What would typically happen in such cases? Those people at the end of the line, conveniently standing next to the empty seats, would try to first grab these seats, putting their coat or bag on the chairs, and only then proceed to order. Right?

Well, not in Japan. The people standing next to the two empty seats will (mostly) not grab them. Other people got there first, so it’s only right those people should have the seats. It’s called good manners.

(This is a post in the series “Why Japan is the Closest Place to Paradise“)

Candles

Tealight candles are just tealight candles, right?

When we moved to Japan, we brought lots of stuff with us from Israel, including tealight candles for using as Shabbat candles:

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When those ran out, we bought the ubiquitous GLIMMA tealight candles from the local Ikea store:

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Then, when the Ikea candles ran out I ordered tealight candles from Amazon Japan. This time from a local Japanese manufacturer called Kameyama:

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And that’s when I realized tealight candles are not all made the same.

Candle wicks are made of cotton, which catch light immediately but are sometimes hard to light up because they droop. (Those who bought cheap Hanukkah candles in Israel will know exactly what I mean). So many candle makers will pour a little hot wax on the wicks during the manufacturing process, so that when the wax dries the wick is straight and doesn’t droop. It makes it easier to apply a flame to the wick this way, but it also takes a second or so longer for the flame to melt through the wax and light the wick. Both the Israeli and Ikea tealight candles have waxed wicks.

But the Japanese manufacturer, Kameyama, characteristically took this a tiny step further. When they wax the wick, they leave a tiny portion on the top un-waxed. This results in a wick that is both straight but also lights up instantly, because the flame catches the unexposed cotton wick immediately.

Ahh… the small things in life.

(This is a post in the series “Why Japan is the Closest Place to Paradise“)

Going to the Doctor

Today I needed to see two doctors: a GP and a dermatologist. Nothing serious, just standard stuff.

The GP’s office is 1 minute from my home by bicycle; the dermatologist’s 5 minutes. At both places I just walked in, no appointment. At the GP’s there was one person before me, so I waited 5 minutes; at the dermatologist’s there was nobody, so zero wait. At the GP’s I needed a general checkup, including an ECG, and it took 15 minutes. At the dermatologist I needed something looked at, and it took 5 minutes.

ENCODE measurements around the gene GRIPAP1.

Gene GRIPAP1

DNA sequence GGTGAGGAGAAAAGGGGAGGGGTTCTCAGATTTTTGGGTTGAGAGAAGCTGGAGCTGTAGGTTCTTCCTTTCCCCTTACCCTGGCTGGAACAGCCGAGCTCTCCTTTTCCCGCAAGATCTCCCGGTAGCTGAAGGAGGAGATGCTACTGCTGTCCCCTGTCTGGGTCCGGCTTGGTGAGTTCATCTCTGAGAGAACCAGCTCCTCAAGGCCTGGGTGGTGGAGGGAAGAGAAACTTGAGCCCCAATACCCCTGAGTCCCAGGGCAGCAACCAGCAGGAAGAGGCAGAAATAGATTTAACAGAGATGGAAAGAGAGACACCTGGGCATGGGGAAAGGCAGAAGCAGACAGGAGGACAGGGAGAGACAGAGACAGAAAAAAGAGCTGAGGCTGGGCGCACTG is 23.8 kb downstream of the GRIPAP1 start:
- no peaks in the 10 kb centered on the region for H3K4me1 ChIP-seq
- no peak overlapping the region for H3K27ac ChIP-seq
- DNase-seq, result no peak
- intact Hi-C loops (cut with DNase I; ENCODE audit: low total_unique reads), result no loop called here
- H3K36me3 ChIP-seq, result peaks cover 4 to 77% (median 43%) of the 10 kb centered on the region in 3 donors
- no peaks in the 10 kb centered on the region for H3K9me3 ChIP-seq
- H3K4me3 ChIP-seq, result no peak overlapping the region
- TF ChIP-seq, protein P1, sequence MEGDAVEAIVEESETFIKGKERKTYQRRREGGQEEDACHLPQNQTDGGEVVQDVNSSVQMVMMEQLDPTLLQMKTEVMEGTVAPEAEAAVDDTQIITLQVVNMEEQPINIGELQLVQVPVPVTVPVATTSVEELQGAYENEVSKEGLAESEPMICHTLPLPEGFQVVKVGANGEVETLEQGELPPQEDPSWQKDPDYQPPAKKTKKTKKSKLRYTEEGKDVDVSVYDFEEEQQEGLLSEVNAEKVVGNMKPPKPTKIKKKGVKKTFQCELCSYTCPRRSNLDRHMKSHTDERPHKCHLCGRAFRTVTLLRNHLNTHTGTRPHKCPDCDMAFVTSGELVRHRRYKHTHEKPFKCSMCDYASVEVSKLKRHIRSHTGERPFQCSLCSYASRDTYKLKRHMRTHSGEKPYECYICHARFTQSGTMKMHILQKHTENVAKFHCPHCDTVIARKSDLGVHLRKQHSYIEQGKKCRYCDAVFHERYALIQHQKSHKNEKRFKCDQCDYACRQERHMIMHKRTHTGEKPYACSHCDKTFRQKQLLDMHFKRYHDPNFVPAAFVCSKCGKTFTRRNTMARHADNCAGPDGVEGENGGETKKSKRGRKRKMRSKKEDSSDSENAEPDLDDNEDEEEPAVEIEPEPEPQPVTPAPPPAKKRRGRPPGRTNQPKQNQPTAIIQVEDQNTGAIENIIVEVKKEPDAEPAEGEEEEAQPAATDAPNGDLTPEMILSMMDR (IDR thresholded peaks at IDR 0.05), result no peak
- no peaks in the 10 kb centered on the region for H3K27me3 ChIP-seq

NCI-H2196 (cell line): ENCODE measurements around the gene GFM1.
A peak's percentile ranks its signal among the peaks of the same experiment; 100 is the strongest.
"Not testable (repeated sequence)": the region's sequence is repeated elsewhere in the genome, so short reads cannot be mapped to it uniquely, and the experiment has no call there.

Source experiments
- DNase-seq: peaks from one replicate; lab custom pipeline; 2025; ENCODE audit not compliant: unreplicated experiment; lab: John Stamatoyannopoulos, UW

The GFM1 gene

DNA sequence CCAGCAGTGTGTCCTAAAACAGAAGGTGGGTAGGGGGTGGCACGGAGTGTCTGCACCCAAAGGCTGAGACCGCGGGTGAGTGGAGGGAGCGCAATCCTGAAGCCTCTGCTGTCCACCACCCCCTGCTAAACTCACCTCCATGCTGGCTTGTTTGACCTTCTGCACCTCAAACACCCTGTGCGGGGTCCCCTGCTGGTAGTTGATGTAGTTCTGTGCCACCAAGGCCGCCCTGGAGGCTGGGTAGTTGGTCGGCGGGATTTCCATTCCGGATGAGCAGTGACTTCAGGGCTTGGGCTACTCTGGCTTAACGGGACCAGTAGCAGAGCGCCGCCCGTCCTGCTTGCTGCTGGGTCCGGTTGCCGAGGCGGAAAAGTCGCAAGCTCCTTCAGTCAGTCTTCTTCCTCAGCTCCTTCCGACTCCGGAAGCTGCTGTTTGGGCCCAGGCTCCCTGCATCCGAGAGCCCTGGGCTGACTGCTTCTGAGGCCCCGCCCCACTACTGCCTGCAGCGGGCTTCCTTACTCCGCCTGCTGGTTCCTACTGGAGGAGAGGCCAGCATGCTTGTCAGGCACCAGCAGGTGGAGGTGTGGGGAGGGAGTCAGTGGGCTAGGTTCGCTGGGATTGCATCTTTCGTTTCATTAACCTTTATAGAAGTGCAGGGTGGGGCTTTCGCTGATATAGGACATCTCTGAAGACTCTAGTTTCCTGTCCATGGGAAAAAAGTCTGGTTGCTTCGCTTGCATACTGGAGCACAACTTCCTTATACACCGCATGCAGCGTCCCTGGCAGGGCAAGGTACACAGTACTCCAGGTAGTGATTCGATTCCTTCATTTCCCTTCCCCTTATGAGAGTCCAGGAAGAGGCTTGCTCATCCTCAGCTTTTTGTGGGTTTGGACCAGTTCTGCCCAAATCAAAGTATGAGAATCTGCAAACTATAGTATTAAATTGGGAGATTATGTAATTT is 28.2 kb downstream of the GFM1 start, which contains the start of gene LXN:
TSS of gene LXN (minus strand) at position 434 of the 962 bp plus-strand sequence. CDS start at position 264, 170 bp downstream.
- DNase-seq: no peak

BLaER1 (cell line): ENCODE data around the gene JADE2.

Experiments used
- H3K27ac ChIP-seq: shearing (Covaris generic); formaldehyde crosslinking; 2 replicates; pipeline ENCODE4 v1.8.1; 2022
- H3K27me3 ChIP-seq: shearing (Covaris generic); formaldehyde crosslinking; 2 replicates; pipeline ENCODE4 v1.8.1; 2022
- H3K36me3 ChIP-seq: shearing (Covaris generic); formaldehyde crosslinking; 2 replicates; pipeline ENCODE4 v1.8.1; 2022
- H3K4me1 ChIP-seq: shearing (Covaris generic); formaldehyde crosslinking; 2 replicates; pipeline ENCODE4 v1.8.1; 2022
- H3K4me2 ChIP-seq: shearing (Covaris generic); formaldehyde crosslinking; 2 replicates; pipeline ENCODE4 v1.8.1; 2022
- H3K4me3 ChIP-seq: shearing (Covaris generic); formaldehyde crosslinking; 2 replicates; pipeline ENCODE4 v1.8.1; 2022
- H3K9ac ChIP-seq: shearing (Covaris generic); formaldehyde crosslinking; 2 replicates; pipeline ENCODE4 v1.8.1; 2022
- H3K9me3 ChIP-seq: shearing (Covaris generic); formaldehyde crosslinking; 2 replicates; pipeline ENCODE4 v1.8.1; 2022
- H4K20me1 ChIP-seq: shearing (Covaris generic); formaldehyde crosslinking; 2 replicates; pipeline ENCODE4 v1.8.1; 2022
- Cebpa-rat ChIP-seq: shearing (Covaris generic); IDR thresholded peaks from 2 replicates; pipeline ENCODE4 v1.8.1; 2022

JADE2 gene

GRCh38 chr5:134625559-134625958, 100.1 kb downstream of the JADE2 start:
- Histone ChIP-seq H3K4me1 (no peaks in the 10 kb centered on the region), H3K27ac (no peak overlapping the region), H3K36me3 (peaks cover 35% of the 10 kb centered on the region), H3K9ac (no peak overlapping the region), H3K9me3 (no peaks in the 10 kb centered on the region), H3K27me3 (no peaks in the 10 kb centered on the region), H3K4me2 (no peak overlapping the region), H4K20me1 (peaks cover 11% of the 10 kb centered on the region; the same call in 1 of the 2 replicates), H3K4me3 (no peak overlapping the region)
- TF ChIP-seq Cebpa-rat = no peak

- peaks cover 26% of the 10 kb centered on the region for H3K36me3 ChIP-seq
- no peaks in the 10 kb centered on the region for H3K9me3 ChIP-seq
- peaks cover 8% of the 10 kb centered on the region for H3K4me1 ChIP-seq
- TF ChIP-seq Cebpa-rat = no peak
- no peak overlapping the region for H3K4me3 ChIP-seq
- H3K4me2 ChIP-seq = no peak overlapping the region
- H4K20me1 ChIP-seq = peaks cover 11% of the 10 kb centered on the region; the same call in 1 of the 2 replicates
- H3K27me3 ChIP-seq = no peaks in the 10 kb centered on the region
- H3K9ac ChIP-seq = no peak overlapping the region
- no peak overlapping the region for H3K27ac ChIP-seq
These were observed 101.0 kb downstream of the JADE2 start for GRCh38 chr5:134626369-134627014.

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So within less than 1 hour after deciding to go see these two doctors (a decision I made only this morning), I was done.

I paid 4,000 yen ($35) at the GP’s, more than usual because he had to fill out forms for my health insurer abroad. I paid 3,300 yen ($29) at the dermatologist’s, which included medicine. Japan’s national health system has a co-pay element, which is a bit higher than in other countries, but much less than in most countries.

(By the way, last time I visited Israel I wanted to see a dermatologist. There are no walk-ins and the earliest appointment I was offered was 3 months away. I would have gladly paid $30 for an immediate appointment…)

While I wouldn’t necessarily trust Japan’s medical system for complicated stuff, for the regular day-to-day medical needs it is a very convenient and efficient system.

(This is a post in the series “Why Japan is the Closest Place to Paradise“)

Sinkhole

A couple of weeks ago, a large sinkhole (30m x 30m, 15m deep) opened up in a major crossing in Fukuoka, the 8th largest city in Japan. Apparently this happened following work on an underground line nearby.

How long did it take to fix the sinkhole and re-open the road? One week.

 

Actually, it took only two days to fix the sinkhole, but authorities took another few days to conduct safety checks before authorizing the repair.

As the British newspaper The Guardian put it, this was “a typical demonstration of Japanese workmanship and efficiency”.

(This is a post in the series “Why Japan is the Closest Place to Paradise“)